The latest Rasmussen poll shows South Carolina Republican State Representative Nikki Haley “has expanded her lead — to 16 percentage points from 14 percentage points” over the Democratic nominee State Senator Vincent Sheheen.
Haley recorded 52 percent support from the telephone survey of 500 likely voters conducted Aug. 25, while Sheheen recorded 36 percent. One in ten voters remained undecided, while 3 percent support another candidate.
Haley has the support of 86 percent of Republicans while Sheheen had the support of 72 percent of Democrats. Haley won independents by a 13 percentage point margin.
Haley is also seen as a more favorable candidate than Sheheen. Thirty percent of those surveyed have a very favorable view of Haley, while 13 percent view her very unfavorably. Sheheen was viewed very favorably by 18 percent of voters while 11 percent viewed him very unfavorably.
The Haley people must be looking at this as a “glass half empty” poll.
With tremendously higher name recognition (thanks to the national media, including South Carolina favorite Fox News, a Newsweek cover and, of course, Sarah Palin), one would think that Haley’s numbers would be higher. Although Sheheen really isn’t close, 52% for Haley seems very pale.
The “double-digit lead” should be more like a 20+% margin rather than a pretty anemic 16% in one of the reddest of the red states. After all, she’s a “star,” she’s “the future of southern politics” and she’s “the Sarah Palin of the lower 48.” Only 52%?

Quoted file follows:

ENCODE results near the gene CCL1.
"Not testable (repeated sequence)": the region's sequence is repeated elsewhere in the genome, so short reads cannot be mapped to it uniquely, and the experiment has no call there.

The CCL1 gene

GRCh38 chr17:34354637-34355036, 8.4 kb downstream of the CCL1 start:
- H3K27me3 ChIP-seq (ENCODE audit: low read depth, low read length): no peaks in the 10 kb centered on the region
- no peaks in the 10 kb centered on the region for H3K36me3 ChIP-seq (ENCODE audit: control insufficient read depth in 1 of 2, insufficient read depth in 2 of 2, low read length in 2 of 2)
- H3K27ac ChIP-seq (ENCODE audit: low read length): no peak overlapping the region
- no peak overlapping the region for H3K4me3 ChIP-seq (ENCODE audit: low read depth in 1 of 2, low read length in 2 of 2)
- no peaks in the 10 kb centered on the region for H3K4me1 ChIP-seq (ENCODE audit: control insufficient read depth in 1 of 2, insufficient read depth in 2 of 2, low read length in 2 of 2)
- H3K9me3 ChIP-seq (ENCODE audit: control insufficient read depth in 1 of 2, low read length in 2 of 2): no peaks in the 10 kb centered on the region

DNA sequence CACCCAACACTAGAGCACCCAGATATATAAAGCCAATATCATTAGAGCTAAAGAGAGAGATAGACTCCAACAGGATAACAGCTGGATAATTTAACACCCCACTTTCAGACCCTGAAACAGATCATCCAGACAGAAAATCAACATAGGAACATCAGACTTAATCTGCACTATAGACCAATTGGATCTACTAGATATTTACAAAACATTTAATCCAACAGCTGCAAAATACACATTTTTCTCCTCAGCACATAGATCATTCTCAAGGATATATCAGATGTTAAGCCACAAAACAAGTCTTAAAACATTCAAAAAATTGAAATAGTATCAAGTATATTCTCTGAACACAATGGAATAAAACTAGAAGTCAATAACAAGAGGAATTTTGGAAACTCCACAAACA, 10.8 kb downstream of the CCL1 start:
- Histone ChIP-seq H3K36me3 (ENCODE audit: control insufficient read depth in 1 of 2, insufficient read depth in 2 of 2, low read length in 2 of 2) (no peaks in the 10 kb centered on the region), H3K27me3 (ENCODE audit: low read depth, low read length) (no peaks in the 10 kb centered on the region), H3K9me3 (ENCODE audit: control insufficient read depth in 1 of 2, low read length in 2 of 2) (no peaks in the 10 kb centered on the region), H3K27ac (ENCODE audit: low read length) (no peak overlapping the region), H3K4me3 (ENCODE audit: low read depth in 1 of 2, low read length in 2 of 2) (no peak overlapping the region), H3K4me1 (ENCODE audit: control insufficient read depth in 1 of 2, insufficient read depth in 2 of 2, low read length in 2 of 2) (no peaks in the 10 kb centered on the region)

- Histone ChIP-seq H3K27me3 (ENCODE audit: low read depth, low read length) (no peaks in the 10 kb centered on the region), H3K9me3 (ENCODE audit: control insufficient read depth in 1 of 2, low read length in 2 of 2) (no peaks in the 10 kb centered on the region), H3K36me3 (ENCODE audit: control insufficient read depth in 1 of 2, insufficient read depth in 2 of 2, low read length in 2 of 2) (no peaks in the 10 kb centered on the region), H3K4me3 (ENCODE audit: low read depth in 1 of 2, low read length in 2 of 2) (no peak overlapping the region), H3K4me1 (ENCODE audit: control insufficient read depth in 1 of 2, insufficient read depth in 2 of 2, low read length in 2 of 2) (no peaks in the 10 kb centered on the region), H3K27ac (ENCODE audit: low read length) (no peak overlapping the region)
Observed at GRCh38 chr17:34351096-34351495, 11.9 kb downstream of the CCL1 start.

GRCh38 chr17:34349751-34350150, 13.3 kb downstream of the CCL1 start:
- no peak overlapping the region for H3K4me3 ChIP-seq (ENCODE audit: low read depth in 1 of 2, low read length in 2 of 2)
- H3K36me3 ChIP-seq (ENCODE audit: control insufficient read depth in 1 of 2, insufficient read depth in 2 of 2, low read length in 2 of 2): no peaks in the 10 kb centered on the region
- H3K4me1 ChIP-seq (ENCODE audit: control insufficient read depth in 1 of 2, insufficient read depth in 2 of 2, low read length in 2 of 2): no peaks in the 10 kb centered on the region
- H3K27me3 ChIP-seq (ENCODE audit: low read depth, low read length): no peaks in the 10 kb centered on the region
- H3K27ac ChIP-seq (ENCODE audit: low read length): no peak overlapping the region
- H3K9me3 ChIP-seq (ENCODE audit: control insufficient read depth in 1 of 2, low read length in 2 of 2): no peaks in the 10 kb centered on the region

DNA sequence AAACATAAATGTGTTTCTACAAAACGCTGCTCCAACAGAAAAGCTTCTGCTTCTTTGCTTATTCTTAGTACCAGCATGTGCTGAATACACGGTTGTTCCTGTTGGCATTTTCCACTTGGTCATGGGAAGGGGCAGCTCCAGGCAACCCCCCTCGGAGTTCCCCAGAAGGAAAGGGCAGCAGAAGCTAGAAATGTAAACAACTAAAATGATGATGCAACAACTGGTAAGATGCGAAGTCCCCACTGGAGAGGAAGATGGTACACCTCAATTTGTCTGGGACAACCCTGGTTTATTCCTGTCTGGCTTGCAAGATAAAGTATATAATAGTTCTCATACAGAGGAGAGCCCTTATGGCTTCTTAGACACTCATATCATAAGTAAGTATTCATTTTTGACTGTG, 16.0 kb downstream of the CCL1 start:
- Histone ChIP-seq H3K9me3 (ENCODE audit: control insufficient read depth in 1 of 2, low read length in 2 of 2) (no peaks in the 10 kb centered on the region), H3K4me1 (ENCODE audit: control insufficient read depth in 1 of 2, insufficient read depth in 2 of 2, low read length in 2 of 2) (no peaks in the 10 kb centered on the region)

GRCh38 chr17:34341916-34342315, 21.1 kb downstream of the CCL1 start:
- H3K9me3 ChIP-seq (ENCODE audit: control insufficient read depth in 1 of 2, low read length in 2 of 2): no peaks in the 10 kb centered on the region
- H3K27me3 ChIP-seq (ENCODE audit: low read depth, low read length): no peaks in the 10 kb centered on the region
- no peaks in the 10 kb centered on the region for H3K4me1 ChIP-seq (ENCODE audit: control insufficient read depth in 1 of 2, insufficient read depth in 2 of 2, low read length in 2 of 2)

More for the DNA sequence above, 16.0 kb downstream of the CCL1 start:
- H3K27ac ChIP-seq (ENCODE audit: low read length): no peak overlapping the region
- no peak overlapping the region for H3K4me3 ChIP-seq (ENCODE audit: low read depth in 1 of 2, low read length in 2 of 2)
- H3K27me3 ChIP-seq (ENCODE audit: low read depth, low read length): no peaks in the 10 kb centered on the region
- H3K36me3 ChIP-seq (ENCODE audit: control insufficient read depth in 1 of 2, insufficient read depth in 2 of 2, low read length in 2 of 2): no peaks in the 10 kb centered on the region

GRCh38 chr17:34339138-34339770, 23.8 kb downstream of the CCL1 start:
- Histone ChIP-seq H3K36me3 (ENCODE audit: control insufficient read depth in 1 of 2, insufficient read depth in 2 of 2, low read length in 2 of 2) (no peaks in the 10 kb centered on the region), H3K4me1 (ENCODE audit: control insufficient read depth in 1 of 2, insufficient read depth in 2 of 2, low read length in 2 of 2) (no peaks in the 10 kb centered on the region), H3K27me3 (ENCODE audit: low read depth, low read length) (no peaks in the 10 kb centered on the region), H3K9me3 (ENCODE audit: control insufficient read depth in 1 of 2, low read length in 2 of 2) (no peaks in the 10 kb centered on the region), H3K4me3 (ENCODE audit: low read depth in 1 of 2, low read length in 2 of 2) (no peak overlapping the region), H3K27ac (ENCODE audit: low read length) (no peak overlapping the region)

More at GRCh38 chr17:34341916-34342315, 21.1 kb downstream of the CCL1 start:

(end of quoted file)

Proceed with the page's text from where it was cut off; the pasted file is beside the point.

The “favorable” numbers aren’t as important as the “unfavorable.” Both candidates are in good shape here, but Haley needs more people to associate Sheheen with national Democrats and kick that number up into the 30-40% range.
The Dems are gonna target Nikki Haley in the next two months and they’ll have help from establishment state GOP luminaries who are ticked off at her success and/or fear her in the Governor’s Office. A 16 point lead will evaporate in a hurry once state and national Democrat money pours into the state. With that cash will come microscopic scrutiny on Haley’s personal income tax foibles and higher visibility for Vincent Sheheen.
Haley losing the governorship to Sheheen in November is more unlikely and would be a greater upset than her winning the nomination in June. I don’t expect that to happen, but at this point in the campaign, I just wonder why she isn’t doing better.